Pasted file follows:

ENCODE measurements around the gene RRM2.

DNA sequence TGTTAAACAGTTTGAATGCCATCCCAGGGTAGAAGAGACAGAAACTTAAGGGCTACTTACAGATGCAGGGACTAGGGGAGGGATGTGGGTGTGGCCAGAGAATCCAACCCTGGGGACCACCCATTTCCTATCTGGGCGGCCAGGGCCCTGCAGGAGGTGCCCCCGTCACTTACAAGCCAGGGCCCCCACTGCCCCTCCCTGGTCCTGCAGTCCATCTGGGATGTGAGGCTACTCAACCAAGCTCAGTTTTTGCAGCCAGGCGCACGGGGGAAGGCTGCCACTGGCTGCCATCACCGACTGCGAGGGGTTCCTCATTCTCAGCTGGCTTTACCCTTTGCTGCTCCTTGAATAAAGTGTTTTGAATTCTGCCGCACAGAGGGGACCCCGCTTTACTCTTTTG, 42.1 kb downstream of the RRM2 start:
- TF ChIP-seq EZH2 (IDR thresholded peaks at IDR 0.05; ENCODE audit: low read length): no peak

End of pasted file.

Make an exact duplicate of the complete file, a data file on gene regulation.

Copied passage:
ENCODE measurements around the gene RRM2.

DNA sequence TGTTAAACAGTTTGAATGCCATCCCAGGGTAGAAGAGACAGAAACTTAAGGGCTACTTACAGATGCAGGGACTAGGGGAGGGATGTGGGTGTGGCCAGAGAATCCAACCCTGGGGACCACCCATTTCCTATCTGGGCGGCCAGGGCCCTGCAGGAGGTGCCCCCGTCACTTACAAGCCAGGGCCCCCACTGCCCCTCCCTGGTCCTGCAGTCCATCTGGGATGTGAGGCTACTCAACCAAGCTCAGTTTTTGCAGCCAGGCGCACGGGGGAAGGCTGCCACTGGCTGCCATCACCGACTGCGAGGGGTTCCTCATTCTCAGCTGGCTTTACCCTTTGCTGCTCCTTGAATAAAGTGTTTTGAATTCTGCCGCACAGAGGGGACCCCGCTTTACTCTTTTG, 42.1 kb downstream of the RRM2 start:
- TF ChIP-seq EZH2 (IDR thresholded peaks at IDR 0.05; ENCODE audit: low read length): no peak